Route 66 from Flagstaff to Williams, Ash Fork and Seligman
|San Francisco Peaks, north of Flagstaff, Arizona|
We have traveled Historic Route 66 from New Mexico and into Arizona multiple times over the years, both eastbound and westbound.
Some of the journey is on I-40, which parallels the old Route 66 in many places. We drive the segments of the Mother Road where it still remains. Exits to Route 66 are marked in many locales.
Included below are a few of our favorite places and scenes along the Mother Road through Flagstaff, Williams, and Ash Fork, to Seligman.
From Winslow, we travel west to Flagstaff, a great stopover with lots of lodging and dining options. Read details about Hotels in Flagstaff, Arizona
It is a convenient jumping off location for trips to the Grand Canyon, Sedona and other Arizona attractions.
All roads lead to Flagstaff ... or at least many do! Many highways pass through the city, including Route 66, I-40, I-17, and US Highway 180.
It is located at 1 E Route 66 in downtown Flastaff.
Route 66 Visitors Center in Flagstaff
The Flagstaff Visitor Center is a great place to find out more about Route 66 in Arizona, area attrractions lilke Sedona and the Grand Canyon, and lodging options.
|Street scene in historic downtown Flagstaff
|While in Flagstaff, visit nearby Sedona, only a few miles to the south!
A Stopover in Williams, Arizona and the Grand Canyon
The last section of Route 66 nationally was decommissioned through Williams in 1984, replaced by I-40.
Williams, Arizona was founded in 1881, and is today known as the "Gateway to the Grand Canyon".
Shown below is a mural in Williams ... Last town by-passed by I-40 on October 13, 1984.
Location and Access to Grand Canyon National Park
The park is located about 270 miles east of Las Vegas, and about 75 miles northwest of Flagstaff, Arizona.
There are two access routes to the Grand Canyon, the most popular one being Highway 64 north from Williams, located on Interstate 40 and Route 66. Another option is taking Highway 64 west from its junction with U.S. 89 at Cameron.
Those visitors approaching the park from Flagstaff will take U.S. Highway 180 northwest from Flagstaff to Valle, and then U.S. 64 north to the park.
Another mode of transportation into the park is via the Grand Canyon Railway, which runs from Williams, Arizona directly into the park. The railroad has operated since 1901.
The South Rim of the canyon, with an elevation of about 7,000 feet, is open year-round, while the North Rim is open only part of the year, during the warmer months.
Pete's Route 66 Gas Station Museum
Located at 101 East Route 66. Lots of Route 66 memorabilia. Admission is free.
Visitor Information Center in Williams
A Quick Stop in Ash Fork, Arizona
|The Purple & White DeSoto on the roof ... DeSoto's Salon, 327 Lewis Avenue, Ash Fork, Arizona, along Historic Route 66|
Only 19 miles west of Williams is the town of Ask Fork.
One of the town's claim to fame is large number of stone quarries and stone yards in and around the town, with Ash Fork proclaiming itself "The Flagstone Capital of the World".
Ash Fork was on the route of the Atlantic and Pacific Railroad in 1882, later the Santa Fe Railroad. It was named for the many ash trees growing at the town site. The Fred Harvey Escalante Hotel was built in 1907.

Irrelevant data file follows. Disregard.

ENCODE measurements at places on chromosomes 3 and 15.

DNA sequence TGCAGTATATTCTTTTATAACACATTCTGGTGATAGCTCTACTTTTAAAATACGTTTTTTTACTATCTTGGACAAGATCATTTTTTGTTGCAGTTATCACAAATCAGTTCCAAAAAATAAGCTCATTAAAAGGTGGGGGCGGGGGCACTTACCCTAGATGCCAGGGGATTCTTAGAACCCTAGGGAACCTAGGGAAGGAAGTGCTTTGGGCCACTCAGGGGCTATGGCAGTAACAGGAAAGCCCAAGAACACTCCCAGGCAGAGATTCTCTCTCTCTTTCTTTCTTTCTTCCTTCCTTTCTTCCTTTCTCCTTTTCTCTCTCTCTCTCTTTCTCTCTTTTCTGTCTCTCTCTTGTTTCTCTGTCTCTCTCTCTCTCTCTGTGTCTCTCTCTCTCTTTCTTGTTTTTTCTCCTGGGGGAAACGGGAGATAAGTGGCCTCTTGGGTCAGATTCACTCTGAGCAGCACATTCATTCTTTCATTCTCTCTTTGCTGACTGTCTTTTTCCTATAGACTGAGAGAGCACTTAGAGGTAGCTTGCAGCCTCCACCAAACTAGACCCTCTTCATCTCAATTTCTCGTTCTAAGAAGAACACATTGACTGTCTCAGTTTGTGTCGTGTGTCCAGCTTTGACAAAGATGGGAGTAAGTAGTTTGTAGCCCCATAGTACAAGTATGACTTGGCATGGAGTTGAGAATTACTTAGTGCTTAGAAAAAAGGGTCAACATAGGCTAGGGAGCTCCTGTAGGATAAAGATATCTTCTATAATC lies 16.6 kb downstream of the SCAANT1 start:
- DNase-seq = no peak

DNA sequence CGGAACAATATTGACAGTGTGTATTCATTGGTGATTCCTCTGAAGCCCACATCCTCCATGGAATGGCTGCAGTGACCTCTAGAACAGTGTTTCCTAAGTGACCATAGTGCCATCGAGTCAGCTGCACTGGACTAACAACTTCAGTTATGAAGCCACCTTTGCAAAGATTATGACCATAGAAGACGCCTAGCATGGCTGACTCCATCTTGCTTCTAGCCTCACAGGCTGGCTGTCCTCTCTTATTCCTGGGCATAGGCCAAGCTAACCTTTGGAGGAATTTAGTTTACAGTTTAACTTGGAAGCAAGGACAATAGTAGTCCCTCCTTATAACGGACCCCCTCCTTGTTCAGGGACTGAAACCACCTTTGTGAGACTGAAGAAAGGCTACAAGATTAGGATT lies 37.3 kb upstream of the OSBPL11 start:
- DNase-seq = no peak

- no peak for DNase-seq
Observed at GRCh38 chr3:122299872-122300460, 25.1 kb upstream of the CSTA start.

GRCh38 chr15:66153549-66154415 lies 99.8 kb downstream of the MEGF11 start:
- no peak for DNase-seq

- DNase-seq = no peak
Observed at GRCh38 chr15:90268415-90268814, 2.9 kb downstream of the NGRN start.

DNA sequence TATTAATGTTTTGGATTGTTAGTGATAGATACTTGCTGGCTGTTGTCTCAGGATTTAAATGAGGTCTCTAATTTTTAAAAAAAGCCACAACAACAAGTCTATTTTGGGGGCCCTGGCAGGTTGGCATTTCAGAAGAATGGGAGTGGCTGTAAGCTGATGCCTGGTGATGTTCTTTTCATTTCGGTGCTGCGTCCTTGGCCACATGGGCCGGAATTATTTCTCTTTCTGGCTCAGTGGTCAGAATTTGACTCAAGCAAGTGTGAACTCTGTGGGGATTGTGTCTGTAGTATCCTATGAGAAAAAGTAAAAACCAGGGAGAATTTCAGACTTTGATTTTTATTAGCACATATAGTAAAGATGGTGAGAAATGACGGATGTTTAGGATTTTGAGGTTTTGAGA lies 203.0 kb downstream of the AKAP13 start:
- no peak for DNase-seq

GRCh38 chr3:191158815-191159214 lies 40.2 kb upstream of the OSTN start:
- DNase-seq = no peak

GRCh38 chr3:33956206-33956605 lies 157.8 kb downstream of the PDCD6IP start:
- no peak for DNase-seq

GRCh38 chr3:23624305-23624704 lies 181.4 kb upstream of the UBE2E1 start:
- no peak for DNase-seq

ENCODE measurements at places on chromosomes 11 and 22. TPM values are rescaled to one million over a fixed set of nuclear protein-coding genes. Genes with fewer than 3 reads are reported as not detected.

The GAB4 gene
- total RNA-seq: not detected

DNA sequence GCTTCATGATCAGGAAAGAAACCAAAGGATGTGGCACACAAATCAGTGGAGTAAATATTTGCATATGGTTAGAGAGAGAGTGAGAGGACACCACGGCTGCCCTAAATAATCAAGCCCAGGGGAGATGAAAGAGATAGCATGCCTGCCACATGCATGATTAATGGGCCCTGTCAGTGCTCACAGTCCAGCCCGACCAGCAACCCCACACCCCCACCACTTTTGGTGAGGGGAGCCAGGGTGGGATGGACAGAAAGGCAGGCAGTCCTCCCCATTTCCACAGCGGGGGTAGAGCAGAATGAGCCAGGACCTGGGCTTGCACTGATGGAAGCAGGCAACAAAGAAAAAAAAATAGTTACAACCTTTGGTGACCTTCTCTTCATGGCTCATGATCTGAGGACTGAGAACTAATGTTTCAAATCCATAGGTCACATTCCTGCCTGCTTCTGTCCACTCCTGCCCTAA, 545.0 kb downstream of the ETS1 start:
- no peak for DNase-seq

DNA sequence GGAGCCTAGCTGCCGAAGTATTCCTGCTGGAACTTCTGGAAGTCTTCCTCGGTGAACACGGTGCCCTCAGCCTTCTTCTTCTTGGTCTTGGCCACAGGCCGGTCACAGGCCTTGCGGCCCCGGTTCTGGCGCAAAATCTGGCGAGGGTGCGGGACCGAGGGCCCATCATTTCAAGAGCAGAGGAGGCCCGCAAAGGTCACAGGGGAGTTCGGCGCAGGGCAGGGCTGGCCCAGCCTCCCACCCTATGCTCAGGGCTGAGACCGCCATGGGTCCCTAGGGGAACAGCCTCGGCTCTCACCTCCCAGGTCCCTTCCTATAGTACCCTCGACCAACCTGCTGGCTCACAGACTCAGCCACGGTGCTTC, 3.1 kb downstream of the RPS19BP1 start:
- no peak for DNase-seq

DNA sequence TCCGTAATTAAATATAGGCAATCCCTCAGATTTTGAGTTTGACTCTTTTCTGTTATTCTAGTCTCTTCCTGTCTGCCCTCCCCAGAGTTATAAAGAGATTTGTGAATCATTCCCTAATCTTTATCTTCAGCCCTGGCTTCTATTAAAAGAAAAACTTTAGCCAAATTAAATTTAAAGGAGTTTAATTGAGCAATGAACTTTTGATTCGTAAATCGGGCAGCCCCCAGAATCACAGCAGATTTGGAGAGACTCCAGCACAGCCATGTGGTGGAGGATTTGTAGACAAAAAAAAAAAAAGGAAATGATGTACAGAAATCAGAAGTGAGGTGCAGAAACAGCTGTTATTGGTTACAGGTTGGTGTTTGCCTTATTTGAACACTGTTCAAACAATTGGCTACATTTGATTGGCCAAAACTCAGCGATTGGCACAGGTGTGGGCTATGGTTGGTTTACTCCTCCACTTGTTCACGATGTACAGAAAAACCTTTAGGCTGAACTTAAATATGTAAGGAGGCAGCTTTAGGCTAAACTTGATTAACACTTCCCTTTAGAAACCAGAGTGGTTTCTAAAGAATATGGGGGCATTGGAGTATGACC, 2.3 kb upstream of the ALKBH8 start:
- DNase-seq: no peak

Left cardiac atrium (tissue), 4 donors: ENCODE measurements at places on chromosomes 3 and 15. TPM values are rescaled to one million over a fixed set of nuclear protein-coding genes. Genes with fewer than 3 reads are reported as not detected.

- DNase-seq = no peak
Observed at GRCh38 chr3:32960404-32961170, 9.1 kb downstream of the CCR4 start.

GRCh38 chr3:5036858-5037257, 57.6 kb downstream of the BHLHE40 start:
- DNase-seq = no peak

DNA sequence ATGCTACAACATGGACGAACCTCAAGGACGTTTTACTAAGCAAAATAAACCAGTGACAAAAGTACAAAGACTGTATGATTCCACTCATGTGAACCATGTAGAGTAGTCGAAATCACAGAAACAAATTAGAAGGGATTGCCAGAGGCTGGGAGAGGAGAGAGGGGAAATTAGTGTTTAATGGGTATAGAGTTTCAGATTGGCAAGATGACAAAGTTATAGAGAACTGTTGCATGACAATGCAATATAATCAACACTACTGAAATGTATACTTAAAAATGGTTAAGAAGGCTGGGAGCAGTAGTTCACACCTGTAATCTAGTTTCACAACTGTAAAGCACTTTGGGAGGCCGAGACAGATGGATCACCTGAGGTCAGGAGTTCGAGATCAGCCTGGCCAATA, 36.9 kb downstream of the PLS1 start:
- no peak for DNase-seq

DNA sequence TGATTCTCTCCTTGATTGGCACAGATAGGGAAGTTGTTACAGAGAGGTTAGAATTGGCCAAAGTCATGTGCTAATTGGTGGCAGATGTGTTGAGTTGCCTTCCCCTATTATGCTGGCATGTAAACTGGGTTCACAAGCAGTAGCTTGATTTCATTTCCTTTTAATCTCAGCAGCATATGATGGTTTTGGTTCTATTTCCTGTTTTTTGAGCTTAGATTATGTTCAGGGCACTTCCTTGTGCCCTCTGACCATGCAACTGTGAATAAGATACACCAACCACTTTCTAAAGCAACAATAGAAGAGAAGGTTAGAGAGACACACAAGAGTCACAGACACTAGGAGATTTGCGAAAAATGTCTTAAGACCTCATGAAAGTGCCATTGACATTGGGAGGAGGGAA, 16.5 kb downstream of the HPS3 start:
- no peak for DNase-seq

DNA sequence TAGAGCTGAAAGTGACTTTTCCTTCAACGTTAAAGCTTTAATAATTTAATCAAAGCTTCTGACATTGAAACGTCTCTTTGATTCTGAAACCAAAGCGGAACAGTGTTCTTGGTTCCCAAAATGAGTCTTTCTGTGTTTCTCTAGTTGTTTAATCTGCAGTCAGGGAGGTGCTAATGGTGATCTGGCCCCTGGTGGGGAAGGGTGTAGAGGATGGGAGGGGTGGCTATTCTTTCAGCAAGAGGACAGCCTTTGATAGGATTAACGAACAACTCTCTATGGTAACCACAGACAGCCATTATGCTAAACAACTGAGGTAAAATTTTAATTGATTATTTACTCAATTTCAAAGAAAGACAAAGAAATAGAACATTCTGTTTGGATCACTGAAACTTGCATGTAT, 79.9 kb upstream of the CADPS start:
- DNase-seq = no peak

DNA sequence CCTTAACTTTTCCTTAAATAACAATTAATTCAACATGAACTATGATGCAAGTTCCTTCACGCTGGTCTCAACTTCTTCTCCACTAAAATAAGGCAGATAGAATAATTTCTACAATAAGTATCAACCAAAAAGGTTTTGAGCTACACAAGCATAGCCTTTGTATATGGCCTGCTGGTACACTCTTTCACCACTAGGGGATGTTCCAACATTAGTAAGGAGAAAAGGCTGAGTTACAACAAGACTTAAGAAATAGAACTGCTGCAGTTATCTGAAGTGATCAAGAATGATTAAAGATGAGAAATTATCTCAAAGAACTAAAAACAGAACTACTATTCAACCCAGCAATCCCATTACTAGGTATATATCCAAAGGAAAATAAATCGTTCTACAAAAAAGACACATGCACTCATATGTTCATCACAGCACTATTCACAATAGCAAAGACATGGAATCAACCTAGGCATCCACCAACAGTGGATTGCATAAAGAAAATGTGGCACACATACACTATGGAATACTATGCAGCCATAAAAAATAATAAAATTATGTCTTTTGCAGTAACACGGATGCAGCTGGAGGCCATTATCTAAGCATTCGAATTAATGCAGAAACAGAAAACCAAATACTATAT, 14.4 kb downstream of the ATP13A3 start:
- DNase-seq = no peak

Route 66 brought a boost to the town’s economy. However, when the highway was widened in later years, many historic storefronts were demolished. Today, the town resides on the north side of I-40.
A popular attraction is the Ash Fork Route 66 Museum, located at 901 Old Route 66.
The Classic Route 66 Town: Seligman, Arizona
Seligman is located on Historic Route 66, between Flagstaff and Kingman, just north of the present-day I-40. It is situated at an altitude of 5,242', and has a population of about 450 residents.
|The famous yellow Edsel taxi, Historic Route 66 in Seligman|
Its earlier roots was as a railroad town. Originally Seligman was called “Prescott Junction” because it was the railroad stop on the Santa Fe Railroad mainline junction with the Prescott and Arizona Central Railway Company.
In 1886 it was renamed Seligman, after Jesse Seligman, one of the founders of J.W. Seligman Co. of New York, who helped finance the railroad lines in the area.
In 1987 Seligman became known as the “Birthplace of Historic Route 66”.
Today, Seligman is home to numerous gift shops, restaurants and several small motels. Read more about motels and lodging in Seligman at TripAdvisor
When in Seligman, be sure to stop and visit Angel & Vilma Delgadillo's Route 66 Gift Shop & Visitor's Center. We've shopped there, and highly recommend it!
Seligman is truly a step back in time! It's a fun place to visit, with great photo ops.
Angel & Vilma's in Seligman, Arizona
In 1972, Angel Delgadillo moved his barber shop so that he could take advantage of the traffic on the new alignment of Route 66 through Seligman.
Business was good until September of 1978, when I-40 bypassed Seligman.
To stimulate tourism, Angel, his wife Vilma, and other shop owners in northwest Arizona established the Historic Route 66 Association of Arizona.
The Association was located in Angel's Barber Shop & Pool Hall.
His work helped make Seligman "The Birthplace of Historic Route 66".
We've shopped there, and highly recommend it!
Elvis and friend on a break on Historic Route 66 in Seligman, Arizona
Lodging Options Along Route 66
Other Popular Destinations Near Route 66